What prompted you to start contributing to FOSS?

I was already writing blog content for a local IT services team, and always in need of new topics. So within a week of switching to Linux on the desktop, I started writing about it – about how great the software is, but also how poorly that’s communicated to non-users. The first thing I published got some good engagement I still think these early contributions make some good points, but I also fell into the “outstanding issues” trap I outlined aboved. I was far too focused on finding ways that further improvements to the software could win over a mass audience that isn’t even looking in that direction. In response someone sent me this Bryan Lunduke video, where he was quite emphatic that the one thing missing was the marketing. Was it really this black and white? As I spoke to more and more non-users about desktop Linux, I was struck by how universal it is to know nothing about it. This goes for computer savvy people, even for those who use Linux on servers or embedded systems. I’m doing my bit to help by bringing in what I’ve learned from working in marketing-related roles for the past decade or so, and from the reading I’ve done along the way – some basic principles of persuasion, and of how intuition differs from conscious, deliberate reason. A lot of these concepts are considered utterly rudimentary among copywriters and other marketers, but are entirely absent from the conversation around desktop Linux adoption.

Why should others get involved with FOSS?

It’s better.

How should they get started?

The first stage is to just use it. Where you go from there is up to you.

What difficulties and limitations do you see with FOSS?

I’m not sure about FOSS in general, I’ve only really thought about how to grow desktop Linux. It drives me nuts that there’s no published market research to inform our discussions. The only real data is a bunch of janky market share figures gathered from website traffic. We’re trying to win over audiences without any solid idea at all of where their knowledge and perceptions of desktop Linux are even at. The best that I have been able to do has been to just strike up conversations with non-users, which I suppose is better than putting it all together in my head, but it’s hardly adequate. Desktop Linux also suffers by having no real media strategy. If I put “Linux” in the search box of an ultra high traffic technology website like The Verge, the most visible desktop operating is Windows 10. One of the biggest reasons why most people don’t even think about desktop Linux is that they’re just not seeing anything about it while scrolling on their phone. The tragedy here is that so much has happened of real interest and relevance to their end-user audience. Minor point releases to web browsers get infinitely more coverage in these places than Valve Proton or Ubuntu 20.04. If you get most or all of your tech news from the world’s most popular tech websites – and plenty of people do – the only thing visible to you about desktop Linux lately might be that it’s become easier to use on Windows.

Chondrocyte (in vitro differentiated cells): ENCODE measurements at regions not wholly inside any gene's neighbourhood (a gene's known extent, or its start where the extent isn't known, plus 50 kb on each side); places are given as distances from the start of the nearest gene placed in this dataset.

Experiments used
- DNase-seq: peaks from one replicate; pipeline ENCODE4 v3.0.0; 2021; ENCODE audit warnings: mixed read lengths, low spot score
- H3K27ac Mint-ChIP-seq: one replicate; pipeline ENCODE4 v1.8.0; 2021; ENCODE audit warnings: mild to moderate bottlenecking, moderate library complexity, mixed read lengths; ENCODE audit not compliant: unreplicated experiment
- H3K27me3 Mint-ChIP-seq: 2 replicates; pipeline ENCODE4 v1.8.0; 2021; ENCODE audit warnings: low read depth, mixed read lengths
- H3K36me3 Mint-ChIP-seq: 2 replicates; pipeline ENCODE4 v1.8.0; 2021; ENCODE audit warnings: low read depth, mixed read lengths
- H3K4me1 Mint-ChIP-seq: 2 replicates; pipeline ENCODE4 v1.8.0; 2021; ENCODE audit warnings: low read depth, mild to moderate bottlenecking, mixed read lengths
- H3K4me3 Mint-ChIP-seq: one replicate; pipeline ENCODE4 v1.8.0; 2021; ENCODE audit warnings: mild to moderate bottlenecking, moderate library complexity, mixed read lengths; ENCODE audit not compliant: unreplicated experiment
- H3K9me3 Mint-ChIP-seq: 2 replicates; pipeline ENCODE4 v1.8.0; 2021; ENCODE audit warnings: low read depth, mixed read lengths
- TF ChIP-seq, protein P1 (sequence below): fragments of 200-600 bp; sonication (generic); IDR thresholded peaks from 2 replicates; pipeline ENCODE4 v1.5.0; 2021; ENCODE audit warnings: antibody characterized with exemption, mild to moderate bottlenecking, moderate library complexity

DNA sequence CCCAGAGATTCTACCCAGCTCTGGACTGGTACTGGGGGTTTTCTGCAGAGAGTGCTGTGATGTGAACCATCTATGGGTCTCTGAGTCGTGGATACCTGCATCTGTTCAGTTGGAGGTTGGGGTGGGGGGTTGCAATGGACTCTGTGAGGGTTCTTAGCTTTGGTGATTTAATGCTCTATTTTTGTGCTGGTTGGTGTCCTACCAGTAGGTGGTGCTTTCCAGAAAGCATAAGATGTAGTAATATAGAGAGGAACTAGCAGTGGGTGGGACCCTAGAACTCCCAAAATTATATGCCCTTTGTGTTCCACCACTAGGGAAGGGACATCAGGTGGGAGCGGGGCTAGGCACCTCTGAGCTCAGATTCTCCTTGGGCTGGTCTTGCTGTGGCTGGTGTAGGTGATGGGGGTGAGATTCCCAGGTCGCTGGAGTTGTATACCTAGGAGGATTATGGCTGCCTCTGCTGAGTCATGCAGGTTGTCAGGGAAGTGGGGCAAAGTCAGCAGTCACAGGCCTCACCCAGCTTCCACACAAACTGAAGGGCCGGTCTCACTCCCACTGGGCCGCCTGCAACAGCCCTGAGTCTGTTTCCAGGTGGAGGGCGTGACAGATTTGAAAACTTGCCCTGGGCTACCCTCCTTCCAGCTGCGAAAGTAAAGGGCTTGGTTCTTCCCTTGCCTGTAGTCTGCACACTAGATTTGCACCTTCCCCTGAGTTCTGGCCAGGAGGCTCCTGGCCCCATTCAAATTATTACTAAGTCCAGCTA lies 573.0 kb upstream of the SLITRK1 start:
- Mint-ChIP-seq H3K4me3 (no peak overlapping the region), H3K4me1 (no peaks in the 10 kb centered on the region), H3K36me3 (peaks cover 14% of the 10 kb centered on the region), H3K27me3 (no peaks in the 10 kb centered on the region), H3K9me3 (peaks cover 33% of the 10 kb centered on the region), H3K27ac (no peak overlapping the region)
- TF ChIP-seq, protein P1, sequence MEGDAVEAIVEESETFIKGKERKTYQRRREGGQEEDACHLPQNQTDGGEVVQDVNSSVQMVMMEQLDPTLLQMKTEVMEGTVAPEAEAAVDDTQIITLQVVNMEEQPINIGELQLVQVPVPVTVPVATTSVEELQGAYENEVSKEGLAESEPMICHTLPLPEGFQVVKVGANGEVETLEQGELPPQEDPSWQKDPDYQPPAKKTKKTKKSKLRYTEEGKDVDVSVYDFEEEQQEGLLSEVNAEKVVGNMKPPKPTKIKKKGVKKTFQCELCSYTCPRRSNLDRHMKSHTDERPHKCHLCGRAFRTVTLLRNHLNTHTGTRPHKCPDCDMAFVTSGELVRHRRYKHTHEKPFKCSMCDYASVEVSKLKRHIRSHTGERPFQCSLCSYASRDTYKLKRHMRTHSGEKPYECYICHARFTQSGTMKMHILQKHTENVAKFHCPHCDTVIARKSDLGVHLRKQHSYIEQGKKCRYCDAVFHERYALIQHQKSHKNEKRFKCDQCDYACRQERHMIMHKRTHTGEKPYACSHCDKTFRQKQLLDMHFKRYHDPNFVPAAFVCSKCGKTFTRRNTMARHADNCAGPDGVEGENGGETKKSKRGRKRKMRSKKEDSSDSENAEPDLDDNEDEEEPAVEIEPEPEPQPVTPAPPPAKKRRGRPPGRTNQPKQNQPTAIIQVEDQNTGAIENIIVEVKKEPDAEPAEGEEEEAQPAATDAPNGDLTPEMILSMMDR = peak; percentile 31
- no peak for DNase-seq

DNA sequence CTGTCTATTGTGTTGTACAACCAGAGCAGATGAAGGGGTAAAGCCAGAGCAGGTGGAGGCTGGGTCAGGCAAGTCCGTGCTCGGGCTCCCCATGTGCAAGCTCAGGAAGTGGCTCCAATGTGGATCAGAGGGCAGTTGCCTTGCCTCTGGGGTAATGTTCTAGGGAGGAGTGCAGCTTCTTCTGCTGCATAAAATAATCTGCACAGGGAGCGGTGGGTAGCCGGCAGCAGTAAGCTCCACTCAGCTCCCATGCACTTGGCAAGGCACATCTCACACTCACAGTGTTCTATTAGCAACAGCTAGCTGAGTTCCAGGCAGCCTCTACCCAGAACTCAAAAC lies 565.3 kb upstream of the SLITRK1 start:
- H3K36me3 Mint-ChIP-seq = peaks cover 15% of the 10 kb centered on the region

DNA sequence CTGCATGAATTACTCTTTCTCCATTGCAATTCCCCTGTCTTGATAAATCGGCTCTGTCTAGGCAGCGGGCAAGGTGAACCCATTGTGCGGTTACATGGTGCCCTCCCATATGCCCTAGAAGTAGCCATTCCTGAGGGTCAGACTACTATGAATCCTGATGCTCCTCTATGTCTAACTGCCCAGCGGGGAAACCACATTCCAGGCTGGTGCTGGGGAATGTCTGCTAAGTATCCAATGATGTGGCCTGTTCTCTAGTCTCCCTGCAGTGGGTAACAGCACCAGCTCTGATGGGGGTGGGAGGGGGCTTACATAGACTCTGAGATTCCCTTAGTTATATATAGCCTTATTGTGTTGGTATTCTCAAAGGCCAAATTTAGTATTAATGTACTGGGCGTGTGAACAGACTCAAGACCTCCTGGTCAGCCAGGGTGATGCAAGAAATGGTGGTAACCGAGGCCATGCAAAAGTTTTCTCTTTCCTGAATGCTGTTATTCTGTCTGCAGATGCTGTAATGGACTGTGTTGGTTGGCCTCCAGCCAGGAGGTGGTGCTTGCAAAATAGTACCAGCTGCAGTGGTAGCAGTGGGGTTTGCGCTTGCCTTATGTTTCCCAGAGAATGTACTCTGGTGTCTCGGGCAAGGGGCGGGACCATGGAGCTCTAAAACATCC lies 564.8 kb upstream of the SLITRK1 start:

How can they be solved?

There needs to be some specific marketing body in charge of desktop Linux as a brand in itself. Who is specifically tasked to commission the market research we need, and engage a badass publicist to feed stories to the technology press. The obvious question that then arises is how you fund it. That budget actually seems quite modest when set against how many businesses could benefit. Obviously there are businesses who directly cater to desktop Linux users. Beyond that are the many businesses facing disadvantages or risks from the Windows monopoly; some of these are HUGE. They need to be persuaded why it’s to their own benefit to sponsor this much needed market research and publicity effort.

Where do you see difficulties in contributing?

Some of the articles I’ve written have been answered with a boat load of hostility – not specific disagreements with the actual points made, just personal attacks and mockery. Most people in open source aren’t like that, but it’s really demotivating to deal with it - especially when you’re performing work for free that businesses normally pay for. Another difficulty that I had in the beginning was that there wasn’t even a platform for the kind of conversation that I was trying to contribute to. I’d work really hard on highlighting the most useful ideas that I knew, and there was just nowhere to publish that work where it would get seen. It was nowhere near technical enough for the Linux blogs but waaay too Linuxy for anywhere else. So I would end up just posting it somewhere lame, like my LinkedIn account.

What does a perfect day off look like?

It’s summer, I’m wearing shorts and flip flops and enjoying a small gathering of friends. We’re slow cooking a leg of something on a fire pit. We might play some backyard cricket, or just drink beer and listen to heavy metal.

Do you want to tell us something else we didn’t ask?

MAKEITLINUX is looking for help with an open science project to measure the visibility and sentiment of desktop Linux on the public internet. Read more about that here. For a more detailed version of why and how I think we can grow desktop Linux, check out the Sunlight Manifesto. For those who read Linux Magazine, keep your eyes peeled for my article in the next issue too!